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Knowing What To Do

Knowing What to Do: Imagination, Virtue, and Platonism in EthicsKnowing What to Do: Imagination, Virtue, and Platonism in Ethics by Timothy Chappell
My rating: 3 of 5 stars

First, I must correct a Goodreads error, for they have this book's author listed under her former and incorrect name. The author is Sophie Grace Chappell.

I heard Chappell lecture at Creighton University here in Omaha a few years ago and put this book on my "list" to read because I was impressed by her creative thinking.

I had wondered if this is a book I might use as a text in teaching Ethics. I think not, as it is more technical in places than my sophomores would enjoy, but the book will definitely shape how I approach teaching ethics.

Chappell criticizes all the dominate ethical theories for getting ethics wrong, primarily by trying to be THE way of living the good life. She rather thinks that the major theories give good, but not final and conclusive advice, some working better in certain situations than others.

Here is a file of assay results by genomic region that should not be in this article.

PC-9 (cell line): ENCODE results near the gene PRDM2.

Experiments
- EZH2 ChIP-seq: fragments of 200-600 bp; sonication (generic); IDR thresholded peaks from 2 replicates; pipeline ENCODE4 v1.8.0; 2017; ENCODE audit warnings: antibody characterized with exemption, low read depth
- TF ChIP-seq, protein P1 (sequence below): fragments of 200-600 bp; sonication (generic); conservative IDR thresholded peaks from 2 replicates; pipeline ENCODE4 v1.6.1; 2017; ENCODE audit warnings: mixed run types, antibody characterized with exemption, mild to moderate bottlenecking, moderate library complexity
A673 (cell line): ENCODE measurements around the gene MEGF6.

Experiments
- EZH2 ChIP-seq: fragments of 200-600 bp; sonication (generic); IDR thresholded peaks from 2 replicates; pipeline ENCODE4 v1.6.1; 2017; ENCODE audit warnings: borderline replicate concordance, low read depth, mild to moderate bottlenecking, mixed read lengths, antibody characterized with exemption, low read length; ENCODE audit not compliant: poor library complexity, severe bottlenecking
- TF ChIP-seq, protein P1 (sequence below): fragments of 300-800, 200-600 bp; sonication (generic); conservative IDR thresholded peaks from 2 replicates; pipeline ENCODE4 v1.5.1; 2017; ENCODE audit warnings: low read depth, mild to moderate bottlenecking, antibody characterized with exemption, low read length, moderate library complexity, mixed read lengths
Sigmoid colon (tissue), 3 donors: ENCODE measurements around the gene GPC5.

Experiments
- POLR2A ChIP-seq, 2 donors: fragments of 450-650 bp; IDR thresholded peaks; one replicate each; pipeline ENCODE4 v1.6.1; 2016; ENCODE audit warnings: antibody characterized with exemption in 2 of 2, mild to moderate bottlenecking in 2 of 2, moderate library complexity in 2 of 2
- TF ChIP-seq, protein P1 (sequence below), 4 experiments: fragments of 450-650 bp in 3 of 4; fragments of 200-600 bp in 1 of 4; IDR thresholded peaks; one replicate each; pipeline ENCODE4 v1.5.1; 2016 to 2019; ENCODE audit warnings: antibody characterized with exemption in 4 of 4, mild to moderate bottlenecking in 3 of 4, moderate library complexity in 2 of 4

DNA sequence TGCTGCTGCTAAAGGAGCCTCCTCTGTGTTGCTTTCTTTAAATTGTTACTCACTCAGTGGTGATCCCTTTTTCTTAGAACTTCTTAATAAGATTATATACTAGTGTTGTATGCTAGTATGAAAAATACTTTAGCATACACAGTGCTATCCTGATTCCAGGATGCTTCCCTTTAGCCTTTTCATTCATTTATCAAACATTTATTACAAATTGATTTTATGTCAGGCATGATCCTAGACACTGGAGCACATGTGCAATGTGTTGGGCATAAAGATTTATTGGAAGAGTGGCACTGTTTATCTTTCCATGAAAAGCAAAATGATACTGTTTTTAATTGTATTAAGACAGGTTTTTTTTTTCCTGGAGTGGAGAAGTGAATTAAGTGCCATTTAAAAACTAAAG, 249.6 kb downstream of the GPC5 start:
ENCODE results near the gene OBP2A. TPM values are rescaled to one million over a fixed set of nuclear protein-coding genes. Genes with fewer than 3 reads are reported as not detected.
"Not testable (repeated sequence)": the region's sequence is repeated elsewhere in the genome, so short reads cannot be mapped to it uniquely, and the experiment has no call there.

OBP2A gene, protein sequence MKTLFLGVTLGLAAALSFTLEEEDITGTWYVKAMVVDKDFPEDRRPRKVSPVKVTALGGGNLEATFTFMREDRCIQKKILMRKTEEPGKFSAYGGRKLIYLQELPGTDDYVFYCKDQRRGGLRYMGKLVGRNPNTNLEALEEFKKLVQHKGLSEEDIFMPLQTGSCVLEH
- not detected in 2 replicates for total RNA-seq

What she instead advocates is a cultivation of the moral imagination which is accomplished through contemplation. In this view she draws upon Plato and Iris Murdoch.

Chappell has a rich undertanding of philosophical history and contemporary debates, including drawing on important aspects of other philosophical fields such as philosophy of mind.

A number of the chapters are necessary but technical contributions to recent arguments in analytical philosophy. I hope she will in the future write a book that more fully develops her positive ideas from the latter half of the book.

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